Saudi women defy driving ban
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Saudi women defy driving ban

Riyadh : Saudi Arabia | Jun 17, 2011 at 4:45 AM PDT
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A number of Saudi women drove the car on Friday in response to calls for national action to break the traditional ban, only the ultra-conservative kingdom, according to reports on social networks.

The call to defy the ban that covered through Facebook and twitter and the most grand'en the action of the masses in November 1990, when a group of 47 Saudi women have been arrested and was severely punished after show in cars.

"We just returned from the supermarket. My wife has decided to start the day by driving to the store and back," Tawfiq said the gossip columnist on his page Alsaif chirping.

"I brought the King Fahd Street (the street in Riyadh) and then the Olaya Road, with my husband, I decided that for now the car is mine," Maha al-Qahtani has chirped.

Her husband, Mohammed al-Qahtani has twittered that he brought his property needed "ready to go to prison without fear."

Another woman has posted a video online of her drive after midnight Thursday as the first woman to answer the call for protest. The veiled woman drove out almost-empty streets of major until he parked in a supermarket.

"All we need is to go on errands without relying on the drivers," said the unnamed woman in the video. "I think the company is ready to welcome us."

The police patrols were at normal levels on the sleeping streets of Riyadh on the first day of the weekend, an AFP photographer reported.

Many Saudi women were busy on Facebook and twitter to answer the call to challenge the ban on deep-rooted.

But instead of staging demonstrations, which are strictly prohibited in the absolute monarchy, women with driving licenses issued abroad have been encouraged to take individual measures.

Wajih activist for women's rights to the veteran-Huwaida told AFP Friday that the meeting is not expected great as hoped for by sympathisers abroad because of the tough response by officials to women who took the lead in recent weeks.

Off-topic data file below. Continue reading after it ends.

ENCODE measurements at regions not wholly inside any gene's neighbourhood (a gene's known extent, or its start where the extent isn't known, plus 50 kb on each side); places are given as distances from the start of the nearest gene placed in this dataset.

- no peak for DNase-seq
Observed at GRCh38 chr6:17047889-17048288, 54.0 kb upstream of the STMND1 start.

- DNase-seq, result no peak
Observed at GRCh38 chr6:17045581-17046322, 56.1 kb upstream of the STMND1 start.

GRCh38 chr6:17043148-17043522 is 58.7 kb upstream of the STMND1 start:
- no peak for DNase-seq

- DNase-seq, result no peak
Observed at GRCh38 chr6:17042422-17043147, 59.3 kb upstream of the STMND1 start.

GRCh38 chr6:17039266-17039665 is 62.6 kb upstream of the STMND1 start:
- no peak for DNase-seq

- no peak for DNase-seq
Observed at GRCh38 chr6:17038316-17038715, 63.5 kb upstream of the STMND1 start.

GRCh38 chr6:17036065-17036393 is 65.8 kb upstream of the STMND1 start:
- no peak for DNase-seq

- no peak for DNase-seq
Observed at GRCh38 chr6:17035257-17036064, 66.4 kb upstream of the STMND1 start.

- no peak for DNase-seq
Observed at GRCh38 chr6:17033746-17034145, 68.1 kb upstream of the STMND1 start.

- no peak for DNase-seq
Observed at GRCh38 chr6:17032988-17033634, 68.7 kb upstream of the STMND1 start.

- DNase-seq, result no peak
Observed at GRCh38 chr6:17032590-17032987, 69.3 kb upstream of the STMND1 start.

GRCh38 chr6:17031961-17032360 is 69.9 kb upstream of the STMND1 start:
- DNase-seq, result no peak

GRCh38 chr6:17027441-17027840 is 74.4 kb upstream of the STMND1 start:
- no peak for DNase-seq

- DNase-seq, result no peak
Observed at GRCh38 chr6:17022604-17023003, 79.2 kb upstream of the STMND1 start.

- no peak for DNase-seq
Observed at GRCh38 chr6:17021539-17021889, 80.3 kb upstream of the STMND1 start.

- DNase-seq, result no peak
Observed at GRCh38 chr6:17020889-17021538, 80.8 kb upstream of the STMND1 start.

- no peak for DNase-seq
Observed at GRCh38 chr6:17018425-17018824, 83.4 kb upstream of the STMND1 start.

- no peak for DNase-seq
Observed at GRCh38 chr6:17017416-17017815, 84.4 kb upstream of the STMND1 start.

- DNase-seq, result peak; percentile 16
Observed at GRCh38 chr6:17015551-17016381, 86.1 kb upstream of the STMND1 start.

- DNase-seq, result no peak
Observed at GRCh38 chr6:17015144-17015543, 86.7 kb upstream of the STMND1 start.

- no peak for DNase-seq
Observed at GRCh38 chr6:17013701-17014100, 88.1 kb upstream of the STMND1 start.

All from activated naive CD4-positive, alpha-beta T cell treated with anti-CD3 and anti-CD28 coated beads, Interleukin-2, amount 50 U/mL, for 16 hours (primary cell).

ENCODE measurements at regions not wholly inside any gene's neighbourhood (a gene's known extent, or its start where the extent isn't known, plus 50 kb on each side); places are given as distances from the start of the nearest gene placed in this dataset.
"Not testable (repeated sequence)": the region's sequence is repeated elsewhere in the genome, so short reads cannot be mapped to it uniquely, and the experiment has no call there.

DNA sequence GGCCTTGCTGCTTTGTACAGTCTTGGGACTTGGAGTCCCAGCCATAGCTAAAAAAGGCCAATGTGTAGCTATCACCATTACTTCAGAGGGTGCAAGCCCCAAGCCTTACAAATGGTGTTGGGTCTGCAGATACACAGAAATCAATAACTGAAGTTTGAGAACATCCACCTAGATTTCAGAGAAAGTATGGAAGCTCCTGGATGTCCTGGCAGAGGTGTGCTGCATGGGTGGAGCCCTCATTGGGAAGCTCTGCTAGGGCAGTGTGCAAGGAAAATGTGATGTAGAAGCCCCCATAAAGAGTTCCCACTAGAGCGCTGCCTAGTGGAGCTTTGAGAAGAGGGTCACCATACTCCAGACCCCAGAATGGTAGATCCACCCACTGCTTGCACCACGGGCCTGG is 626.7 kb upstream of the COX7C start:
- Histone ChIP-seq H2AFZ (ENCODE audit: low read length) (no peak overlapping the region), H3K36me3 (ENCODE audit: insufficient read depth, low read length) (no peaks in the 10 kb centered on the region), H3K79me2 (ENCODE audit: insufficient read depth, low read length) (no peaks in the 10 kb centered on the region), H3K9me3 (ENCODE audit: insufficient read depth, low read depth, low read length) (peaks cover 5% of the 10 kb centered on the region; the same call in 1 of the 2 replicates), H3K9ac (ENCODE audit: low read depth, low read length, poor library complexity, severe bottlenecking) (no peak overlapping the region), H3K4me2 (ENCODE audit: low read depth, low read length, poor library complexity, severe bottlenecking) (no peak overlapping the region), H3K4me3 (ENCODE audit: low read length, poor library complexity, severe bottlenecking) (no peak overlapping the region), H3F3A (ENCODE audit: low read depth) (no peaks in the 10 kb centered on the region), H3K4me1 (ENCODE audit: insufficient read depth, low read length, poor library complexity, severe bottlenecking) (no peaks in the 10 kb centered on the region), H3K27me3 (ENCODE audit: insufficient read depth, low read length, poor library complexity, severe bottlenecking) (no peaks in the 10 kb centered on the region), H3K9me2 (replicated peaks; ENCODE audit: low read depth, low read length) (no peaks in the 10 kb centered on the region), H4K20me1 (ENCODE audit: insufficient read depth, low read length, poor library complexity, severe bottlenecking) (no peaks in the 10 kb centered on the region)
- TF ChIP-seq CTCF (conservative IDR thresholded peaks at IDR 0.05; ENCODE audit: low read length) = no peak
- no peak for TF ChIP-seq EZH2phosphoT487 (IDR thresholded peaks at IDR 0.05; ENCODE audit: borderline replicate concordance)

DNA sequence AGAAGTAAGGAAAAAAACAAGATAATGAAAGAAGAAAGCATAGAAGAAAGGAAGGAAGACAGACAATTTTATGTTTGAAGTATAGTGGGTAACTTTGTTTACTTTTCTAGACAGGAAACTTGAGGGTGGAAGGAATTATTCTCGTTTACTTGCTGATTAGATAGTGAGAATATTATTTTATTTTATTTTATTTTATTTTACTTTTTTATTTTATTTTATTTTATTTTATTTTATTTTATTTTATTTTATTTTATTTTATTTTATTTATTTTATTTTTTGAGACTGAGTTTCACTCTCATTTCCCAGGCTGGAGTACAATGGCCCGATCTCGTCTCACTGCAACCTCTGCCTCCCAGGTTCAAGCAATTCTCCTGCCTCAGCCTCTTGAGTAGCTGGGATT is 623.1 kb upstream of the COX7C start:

"Something does not look great as people imagine abroad," he said, adding that the jailing activist Manal al-Sharif and the other has scared some women.

Sharif, a 32-year-old computer, he found himself behind bars for two weeks last month after driving in the second half of the Eastern Province and registration of its shares on the Internet.

Six other women were also arrested shortly after being taken to learn to drive on an empty plot of land in the north of Riyadh.

Women in Saudi Arabia face an array of constraints, must cover from head to align the finger in public and need to have a male guardian's permission to travel, by restricting access to jobs because of strict rules of segregation.

The protests were the culmination of a two-month campaign in the wind that walks the line of so-called Arab Spring, which has spread through the mass of the targeted region and tumble two regimes.

The campaign of the main Facebook page, dubbed Women2Drive, says that the action will begin Friday and keep going "until a royal decree allowing women to drive is issued."

"The Saudi authorities should stop treating women as second-class citizens and opens the way to the drivers of the kingdom of women," Amnesty International said the London-Base Thursday.

"Do not allow the women behind the wheel in Saudi Arabia are a huge barrier to their freedom of movement and severely limits their ability to perform everyday activities as they see fit, as intending to work or the supermarket, or pick up the their children from school, "said Philip Luther, Deputy Director of Amnesty International for the Middle East and North Africa.

There is no law prohibiting women from driving in the oil-rich kingdom, but the Ministry of Internal impose regulations based on a fatwa or religious edict, concluding women should not be allowed to drive.

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Women in Saudi Arabia face an array of constraints, ranging from having to cover from head to toe in public and needing a male guardian's permission to travel, to having restricted access to jobs because of strict segregation rules
Wania Khawar is based in Karāchi, Sind, Pakistan, and is a Stringer for Allvoices.
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